Cremation Kiln or Ungrave Cemetery. For a small fee, an undying attendant will fashion a permanent ungrave in this Afterlands outpost. Cost: 500 SP per Adventurer Level. (Similar services in the Afterlands proper cost 250 SP per Adventurer Level.)

The gear of a fallen and abandoned Adventurer will generally remain together, either left on the corpse or taken by a monster, for at least a few Haven Turns. However, if not recovered promptly, all bets are off and items may sold, traded, lost, or destroyed.


Mysidia from some Final Fantasy game

Mysidia from Final Fantasy IV

The greatest known college of magicians was founded thousands of years ago by the long-dead conqueror Alexander as a gift to his magician lover Hephaestion. Alexander’s dynasty collapsed after several generations, but the school thrived, accumulating all the sorcerous knowledge that mortals could structure, systemize, and preserve in magical taxonomies.

However, attendance in latter days has dwindled as fewer applicants could pass the stringent entrance exams, developed by some long dead master and now operating autonomously. Currently, most of the school is no longer occupied by mortals, with only several smalls wards housing the Magicians and their few pupils. The rest of the academy is sprawling halls filled with ignored and forgotten spells. Lacking proper oversight and maintenance, the spells, often lonely, now rule the far parts of the Alexandreum as dwimmers.

Legend has it that any spell ever harnessed by mortal minds (and some that have imagined themselves into existence) can be found somewhere in the Alexandreum. Many, however, have become uncooperative in their isolation. Though it is against the rules to enter the cordoned-off parts of the Alexandreum, in practice it is not hard to sneak in, and adventurers have been known to venture within seeking spells and other treasure.

So strong has the power of mortal authority over reality become within the grounds of the school that not only can divinities and their supernatural agents not affect the school, it does not even exist for them. Though covenanted adventurers may use boons within, deities are remote and unreachable. Spirit Points only replenish during Haven Turns spent in the mundane outskirts of the Alexandreum, a small area of coach houses intended for travelers and visiting merchants.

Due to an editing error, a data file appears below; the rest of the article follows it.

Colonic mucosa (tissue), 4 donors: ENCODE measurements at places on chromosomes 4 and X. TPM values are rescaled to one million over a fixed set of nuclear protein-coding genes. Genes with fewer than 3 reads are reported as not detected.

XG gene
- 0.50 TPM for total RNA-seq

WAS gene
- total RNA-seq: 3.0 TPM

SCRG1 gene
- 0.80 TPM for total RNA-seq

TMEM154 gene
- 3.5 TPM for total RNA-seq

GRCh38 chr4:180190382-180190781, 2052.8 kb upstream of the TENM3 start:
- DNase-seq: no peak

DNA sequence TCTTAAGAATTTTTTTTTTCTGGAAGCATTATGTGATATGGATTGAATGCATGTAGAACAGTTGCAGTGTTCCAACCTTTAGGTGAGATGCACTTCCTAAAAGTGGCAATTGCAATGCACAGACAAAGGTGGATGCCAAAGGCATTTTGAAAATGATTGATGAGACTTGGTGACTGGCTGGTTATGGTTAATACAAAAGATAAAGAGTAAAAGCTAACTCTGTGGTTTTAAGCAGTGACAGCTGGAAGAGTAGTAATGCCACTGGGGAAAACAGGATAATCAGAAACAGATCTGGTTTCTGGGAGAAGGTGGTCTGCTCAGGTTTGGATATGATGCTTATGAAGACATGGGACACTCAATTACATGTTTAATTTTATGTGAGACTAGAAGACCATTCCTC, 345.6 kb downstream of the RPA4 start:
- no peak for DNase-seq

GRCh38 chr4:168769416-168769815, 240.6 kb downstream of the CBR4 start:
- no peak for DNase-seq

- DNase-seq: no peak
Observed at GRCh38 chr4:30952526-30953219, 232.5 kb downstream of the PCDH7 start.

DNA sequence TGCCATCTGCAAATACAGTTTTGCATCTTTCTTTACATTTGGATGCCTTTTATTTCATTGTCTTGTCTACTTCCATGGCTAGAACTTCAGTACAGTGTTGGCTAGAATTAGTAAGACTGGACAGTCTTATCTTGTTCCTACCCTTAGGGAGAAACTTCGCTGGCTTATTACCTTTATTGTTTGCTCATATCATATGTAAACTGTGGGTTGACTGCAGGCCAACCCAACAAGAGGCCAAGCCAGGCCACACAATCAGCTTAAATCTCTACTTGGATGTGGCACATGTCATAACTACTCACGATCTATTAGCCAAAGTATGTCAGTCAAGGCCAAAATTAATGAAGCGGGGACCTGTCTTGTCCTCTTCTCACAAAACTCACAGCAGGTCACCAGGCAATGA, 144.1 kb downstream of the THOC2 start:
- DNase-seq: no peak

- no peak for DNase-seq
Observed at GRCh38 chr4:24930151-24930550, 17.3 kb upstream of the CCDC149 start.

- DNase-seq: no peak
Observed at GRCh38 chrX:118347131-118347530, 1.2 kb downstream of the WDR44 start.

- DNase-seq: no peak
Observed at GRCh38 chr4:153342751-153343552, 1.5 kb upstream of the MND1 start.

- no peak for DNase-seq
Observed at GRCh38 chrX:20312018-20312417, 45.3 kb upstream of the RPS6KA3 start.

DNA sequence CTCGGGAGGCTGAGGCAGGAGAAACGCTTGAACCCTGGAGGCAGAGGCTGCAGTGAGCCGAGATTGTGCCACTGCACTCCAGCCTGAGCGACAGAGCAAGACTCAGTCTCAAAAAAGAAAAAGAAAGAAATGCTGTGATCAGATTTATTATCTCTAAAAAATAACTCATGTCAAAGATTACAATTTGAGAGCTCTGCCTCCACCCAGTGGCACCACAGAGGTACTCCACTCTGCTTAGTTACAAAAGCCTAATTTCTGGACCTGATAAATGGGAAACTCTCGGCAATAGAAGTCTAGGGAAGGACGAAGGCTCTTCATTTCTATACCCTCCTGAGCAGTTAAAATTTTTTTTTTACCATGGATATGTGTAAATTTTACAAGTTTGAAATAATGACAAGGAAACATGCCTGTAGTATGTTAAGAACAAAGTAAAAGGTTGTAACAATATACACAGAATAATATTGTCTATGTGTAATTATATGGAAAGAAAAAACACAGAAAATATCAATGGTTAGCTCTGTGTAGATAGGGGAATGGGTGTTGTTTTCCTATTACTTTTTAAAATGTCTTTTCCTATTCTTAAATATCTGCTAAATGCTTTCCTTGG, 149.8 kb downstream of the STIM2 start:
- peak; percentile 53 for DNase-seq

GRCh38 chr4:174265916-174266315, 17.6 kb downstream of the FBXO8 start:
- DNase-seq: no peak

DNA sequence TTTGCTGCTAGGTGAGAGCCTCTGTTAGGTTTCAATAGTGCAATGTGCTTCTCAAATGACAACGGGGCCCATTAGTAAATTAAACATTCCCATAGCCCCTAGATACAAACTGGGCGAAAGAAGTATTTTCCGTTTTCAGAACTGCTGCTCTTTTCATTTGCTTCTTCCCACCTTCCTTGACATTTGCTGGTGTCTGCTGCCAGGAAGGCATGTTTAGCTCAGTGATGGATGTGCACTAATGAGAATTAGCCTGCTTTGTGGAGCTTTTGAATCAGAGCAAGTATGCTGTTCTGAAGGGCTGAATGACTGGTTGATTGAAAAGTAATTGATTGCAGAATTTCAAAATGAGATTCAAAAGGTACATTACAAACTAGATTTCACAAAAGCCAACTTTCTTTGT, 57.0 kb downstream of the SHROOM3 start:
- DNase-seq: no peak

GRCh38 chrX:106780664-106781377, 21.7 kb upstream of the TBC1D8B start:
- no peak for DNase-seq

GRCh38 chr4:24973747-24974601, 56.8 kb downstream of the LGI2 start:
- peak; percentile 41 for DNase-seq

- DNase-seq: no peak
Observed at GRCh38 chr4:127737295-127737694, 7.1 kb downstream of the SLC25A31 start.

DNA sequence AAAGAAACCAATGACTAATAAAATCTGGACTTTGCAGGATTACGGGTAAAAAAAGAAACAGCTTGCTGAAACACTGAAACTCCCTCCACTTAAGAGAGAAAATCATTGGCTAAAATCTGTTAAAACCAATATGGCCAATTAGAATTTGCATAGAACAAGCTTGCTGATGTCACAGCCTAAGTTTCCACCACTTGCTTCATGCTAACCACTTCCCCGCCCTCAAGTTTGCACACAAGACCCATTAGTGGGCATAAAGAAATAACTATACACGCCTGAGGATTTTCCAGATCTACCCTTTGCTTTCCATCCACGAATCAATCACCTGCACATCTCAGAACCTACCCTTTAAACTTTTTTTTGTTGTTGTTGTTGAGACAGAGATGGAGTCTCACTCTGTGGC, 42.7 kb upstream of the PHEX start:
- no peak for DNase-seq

The appearance of the Alexandreum can be a surprise to new visitors, who often expect soaring and fantastic architecture in keeping with the wonder of a school for magicians. The outer district is highly traditional, with separate spired towers for each robed master and squat dormitories for apprentices. The grounds between are landscaped and crisscrossed with paths tracing out arcane geometries interspersed with gentle streams crossed by low bridges. Closer to the heart of the school the towers give way to low, ominous archive piles along with archaic groups of standing stones, often in abstract and disquieting patterns. Below lie the twisting tunnels and mineral-shielded experimentation chambers of the abandoned wards.

Magicians can consult the archive catalog, still maintained in the outer district, for directions to particular spells, though addresses so obtained can sometimes be difficult to interpret. However, sometimes it takes the master archivist several haven turns to locate the relevant information (which is convenient, given that the referee may need to map and stock that particular dungeon area).

Hexagram crafting